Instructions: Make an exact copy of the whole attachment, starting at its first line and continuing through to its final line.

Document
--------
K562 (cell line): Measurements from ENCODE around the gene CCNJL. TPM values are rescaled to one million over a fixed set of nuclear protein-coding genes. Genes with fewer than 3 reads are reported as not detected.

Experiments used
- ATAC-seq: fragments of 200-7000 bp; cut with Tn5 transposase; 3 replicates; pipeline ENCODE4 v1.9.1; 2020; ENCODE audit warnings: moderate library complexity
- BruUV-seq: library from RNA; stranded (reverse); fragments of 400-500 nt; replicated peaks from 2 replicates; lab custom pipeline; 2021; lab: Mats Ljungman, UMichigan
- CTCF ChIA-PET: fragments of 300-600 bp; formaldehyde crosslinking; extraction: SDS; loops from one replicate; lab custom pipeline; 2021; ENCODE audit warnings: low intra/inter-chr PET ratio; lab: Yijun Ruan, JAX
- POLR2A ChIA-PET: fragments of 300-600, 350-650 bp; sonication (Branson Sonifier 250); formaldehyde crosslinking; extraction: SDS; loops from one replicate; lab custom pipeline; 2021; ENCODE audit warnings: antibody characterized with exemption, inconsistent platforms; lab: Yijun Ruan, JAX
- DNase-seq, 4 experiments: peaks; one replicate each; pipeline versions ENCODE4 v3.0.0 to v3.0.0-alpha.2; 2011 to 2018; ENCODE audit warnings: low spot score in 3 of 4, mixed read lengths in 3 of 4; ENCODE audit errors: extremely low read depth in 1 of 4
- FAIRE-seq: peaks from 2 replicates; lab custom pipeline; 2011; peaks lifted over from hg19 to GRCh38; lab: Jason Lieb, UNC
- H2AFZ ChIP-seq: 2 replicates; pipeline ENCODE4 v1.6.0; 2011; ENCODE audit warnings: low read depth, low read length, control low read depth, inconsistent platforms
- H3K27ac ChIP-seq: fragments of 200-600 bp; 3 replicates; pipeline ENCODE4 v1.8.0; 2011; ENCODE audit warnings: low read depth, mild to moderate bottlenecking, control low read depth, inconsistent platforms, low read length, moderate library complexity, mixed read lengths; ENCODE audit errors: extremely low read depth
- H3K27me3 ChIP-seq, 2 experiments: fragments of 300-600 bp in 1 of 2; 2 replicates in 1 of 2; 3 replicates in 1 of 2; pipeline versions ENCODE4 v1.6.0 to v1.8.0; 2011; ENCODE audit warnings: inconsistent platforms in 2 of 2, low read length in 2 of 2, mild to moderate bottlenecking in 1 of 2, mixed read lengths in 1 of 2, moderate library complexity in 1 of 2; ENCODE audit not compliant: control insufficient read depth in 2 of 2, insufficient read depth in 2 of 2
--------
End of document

K562 (cell line): Measurements from ENCODE around the gene CCNJL. TPM values are rescaled to one million over a fixed set of nuclear protein-coding genes. Genes with fewer than 3 reads are reported as not detected.

Experiments used
- ATAC-seq: fragments of 200-7000 bp; cut with Tn5 transposase; 3 replicates; pipeline ENCODE4 v1.9.1; 2020; ENCODE audit warnings: moderate library complexity
- BruUV-seq: library from RNA; stranded (reverse); fragments of 400-500 nt; replicated peaks from 2 replicates; lab custom pipeline; 2021; lab: Mats Ljungman, UMichigan
- CTCF ChIA-PET: fragments of 300-600 bp; formaldehyde crosslinking; extraction: SDS; loops from one replicate; lab custom pipeline; 2021; ENCODE audit warnings: low intra/inter-chr PET ratio; lab: Yijun Ruan, JAX
- POLR2A ChIA-PET: fragments of 300-600, 350-650 bp; sonication (Branson Sonifier 250); formaldehyde crosslinking; extraction: SDS; loops from one replicate; lab custom pipeline; 2021; ENCODE audit warnings: antibody characterized with exemption, inconsistent platforms; lab: Yijun Ruan, JAX
- DNase-seq, 4 experiments: peaks; one replicate each; pipeline versions ENCODE4 v3.0.0 to v3.0.0-alpha.2; 2011 to 2018; ENCODE audit warnings: low spot score in 3 of 4, mixed read lengths in 3 of 4; ENCODE audit errors: extremely low read depth in 1 of 4
- FAIRE-seq: peaks from 2 replicates; lab custom pipeline; 2011; peaks lifted over from hg19 to GRCh38; lab: Jason Lieb, UNC
- H2AFZ ChIP-seq: 2 replicates; pipeline ENCODE4 v1.6.0; 2011; ENCODE audit warnings: low read depth, low read length, control low read depth, inconsistent platforms
- H3K27ac ChIP-seq: fragments of 200-600 bp; 3 replicates; pipeline ENCODE4 v1.8.0; 2011; ENCODE audit warnings: low read depth, mild to moderate bottlenecking, control low read depth, inconsistent platforms, low read length, moderate library complexity, mixed read lengths; ENCODE audit errors: extremely low read depth
- H3K27me3 ChIP-seq, 2 experiments: fragments of 300-600 bp in 1 of 2; 2 replicates in 1 of 2; 3 replicates in 1 of 2; pipeline versions ENCODE4 v1.6.0 to v1.8.0; 2011; ENCODE audit warnings: inconsistent platforms in 2 of 2, low read length in 2 of 2, mild to moderate bottlenecking in 1 of 2, mixed read lengths in 1 of 2, moderate library complexity in 1 of 2; ENCODE audit not compliant: control insufficient read depth in 2 of 2, insufficient read depth in 2 of 2